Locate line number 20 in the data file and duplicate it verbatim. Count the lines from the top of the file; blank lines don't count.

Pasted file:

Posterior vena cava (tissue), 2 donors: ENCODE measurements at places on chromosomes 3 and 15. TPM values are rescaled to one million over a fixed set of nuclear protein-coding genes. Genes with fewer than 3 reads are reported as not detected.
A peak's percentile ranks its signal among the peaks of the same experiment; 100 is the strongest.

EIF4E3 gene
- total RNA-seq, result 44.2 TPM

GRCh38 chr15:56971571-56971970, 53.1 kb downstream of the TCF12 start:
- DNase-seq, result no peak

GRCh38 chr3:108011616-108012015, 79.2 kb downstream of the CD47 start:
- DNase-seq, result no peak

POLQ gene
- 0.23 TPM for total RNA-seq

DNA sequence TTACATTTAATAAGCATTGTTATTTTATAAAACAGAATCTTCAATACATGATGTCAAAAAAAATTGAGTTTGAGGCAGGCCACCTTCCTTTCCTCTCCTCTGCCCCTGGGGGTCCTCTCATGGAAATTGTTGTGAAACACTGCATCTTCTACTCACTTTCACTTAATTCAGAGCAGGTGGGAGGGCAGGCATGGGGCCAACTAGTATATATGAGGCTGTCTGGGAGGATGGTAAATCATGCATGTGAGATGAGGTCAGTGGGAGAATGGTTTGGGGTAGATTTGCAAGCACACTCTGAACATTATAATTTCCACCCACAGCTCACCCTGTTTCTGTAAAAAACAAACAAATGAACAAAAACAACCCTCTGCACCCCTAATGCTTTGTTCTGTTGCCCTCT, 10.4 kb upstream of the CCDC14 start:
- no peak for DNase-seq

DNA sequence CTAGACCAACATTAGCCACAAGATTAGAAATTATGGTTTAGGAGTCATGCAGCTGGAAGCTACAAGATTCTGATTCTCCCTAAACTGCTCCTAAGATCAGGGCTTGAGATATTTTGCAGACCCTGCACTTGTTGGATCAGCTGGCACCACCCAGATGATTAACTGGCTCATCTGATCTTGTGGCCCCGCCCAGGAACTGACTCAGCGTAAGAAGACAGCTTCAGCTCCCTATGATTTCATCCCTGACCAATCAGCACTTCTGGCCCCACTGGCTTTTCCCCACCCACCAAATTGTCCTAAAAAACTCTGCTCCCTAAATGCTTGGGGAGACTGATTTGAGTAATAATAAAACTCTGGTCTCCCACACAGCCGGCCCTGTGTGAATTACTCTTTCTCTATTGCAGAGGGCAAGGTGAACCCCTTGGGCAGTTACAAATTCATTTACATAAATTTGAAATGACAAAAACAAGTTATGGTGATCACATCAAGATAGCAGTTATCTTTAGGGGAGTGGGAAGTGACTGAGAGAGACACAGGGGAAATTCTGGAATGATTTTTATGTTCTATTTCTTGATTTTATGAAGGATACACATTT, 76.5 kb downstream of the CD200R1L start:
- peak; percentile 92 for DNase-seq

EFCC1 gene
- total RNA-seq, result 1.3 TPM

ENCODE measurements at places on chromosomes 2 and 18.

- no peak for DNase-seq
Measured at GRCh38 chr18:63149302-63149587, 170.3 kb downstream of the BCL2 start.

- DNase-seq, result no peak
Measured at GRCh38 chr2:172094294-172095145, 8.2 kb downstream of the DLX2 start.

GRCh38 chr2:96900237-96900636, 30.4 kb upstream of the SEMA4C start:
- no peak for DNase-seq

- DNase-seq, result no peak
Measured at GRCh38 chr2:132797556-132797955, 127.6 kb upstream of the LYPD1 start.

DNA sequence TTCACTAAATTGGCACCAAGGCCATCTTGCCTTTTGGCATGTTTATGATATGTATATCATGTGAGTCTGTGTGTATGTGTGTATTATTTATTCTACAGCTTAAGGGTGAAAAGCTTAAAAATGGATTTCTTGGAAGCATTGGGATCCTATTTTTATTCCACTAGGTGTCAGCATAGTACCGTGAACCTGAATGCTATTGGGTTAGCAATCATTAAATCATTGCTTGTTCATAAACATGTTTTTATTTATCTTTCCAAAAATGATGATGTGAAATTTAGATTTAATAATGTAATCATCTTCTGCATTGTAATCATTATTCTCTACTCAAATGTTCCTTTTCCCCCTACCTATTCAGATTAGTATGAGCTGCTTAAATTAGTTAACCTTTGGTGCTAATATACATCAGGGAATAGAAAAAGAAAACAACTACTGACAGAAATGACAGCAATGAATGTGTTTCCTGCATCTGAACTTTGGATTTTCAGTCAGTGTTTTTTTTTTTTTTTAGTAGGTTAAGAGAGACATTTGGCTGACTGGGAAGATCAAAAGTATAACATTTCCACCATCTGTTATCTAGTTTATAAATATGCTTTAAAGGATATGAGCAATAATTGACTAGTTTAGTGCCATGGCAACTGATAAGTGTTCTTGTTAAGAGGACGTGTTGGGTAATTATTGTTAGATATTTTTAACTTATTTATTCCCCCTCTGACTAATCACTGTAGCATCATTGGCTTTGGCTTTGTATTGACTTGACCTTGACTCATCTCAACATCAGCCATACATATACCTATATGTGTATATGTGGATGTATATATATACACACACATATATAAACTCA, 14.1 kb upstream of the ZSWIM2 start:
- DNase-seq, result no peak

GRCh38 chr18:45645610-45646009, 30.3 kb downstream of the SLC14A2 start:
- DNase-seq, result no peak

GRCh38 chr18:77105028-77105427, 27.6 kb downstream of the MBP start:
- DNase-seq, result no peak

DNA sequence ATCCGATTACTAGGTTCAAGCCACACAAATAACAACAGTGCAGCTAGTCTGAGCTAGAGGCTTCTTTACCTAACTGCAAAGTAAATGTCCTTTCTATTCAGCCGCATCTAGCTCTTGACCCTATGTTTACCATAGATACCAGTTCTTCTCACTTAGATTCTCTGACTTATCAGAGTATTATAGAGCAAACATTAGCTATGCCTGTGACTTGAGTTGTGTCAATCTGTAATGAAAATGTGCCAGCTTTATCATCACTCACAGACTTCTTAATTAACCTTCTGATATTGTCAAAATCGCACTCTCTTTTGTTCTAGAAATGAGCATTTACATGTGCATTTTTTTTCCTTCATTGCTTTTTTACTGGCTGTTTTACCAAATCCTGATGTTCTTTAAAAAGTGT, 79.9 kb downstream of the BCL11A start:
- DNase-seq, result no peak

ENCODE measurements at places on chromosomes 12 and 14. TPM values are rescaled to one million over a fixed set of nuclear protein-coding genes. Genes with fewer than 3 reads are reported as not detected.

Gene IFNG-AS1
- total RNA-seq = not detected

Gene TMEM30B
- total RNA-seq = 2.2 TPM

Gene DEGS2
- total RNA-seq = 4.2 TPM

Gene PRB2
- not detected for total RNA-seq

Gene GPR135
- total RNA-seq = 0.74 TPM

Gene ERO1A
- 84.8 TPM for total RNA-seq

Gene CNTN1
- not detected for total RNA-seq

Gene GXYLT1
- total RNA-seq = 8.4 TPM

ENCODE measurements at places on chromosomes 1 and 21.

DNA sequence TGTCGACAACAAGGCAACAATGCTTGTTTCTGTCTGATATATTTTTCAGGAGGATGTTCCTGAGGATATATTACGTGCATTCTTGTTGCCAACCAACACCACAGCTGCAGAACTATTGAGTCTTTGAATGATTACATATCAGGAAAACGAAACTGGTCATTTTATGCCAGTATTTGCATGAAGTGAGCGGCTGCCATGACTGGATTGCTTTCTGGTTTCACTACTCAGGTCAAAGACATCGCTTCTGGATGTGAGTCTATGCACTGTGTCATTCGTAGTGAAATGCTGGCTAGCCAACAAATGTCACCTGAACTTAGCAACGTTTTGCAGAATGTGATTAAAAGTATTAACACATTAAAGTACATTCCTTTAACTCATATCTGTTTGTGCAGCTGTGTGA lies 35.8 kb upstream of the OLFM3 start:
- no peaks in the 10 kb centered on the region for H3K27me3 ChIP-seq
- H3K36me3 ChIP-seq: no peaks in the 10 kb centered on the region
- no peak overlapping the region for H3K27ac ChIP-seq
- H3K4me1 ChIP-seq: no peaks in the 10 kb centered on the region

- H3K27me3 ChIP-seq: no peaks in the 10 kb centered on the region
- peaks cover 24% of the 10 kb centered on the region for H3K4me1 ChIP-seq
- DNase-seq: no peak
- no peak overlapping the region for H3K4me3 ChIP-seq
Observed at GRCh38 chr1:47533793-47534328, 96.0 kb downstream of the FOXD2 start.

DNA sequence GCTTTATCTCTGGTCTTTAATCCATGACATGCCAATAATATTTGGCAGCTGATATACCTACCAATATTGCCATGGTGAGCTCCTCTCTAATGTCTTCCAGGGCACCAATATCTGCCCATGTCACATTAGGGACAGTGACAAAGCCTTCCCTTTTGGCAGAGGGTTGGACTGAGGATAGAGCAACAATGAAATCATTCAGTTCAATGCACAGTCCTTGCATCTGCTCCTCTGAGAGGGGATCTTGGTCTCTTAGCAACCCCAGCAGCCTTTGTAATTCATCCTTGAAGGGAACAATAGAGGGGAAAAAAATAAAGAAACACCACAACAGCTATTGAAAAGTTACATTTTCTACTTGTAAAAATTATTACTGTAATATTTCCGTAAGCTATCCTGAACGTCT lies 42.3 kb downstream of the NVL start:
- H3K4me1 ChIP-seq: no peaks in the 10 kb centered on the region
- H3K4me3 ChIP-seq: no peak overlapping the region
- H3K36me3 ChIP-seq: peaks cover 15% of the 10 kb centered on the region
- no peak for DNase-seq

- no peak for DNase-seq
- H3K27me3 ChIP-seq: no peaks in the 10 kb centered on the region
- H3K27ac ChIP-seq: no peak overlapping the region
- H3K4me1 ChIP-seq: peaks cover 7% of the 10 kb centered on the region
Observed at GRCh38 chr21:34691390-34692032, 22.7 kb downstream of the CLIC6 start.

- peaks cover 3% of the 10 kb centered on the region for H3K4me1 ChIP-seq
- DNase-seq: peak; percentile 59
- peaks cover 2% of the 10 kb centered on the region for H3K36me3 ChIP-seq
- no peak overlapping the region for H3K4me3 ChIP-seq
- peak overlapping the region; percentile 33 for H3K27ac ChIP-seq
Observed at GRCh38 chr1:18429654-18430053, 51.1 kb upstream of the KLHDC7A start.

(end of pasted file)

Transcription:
- DNase-seq, result no peak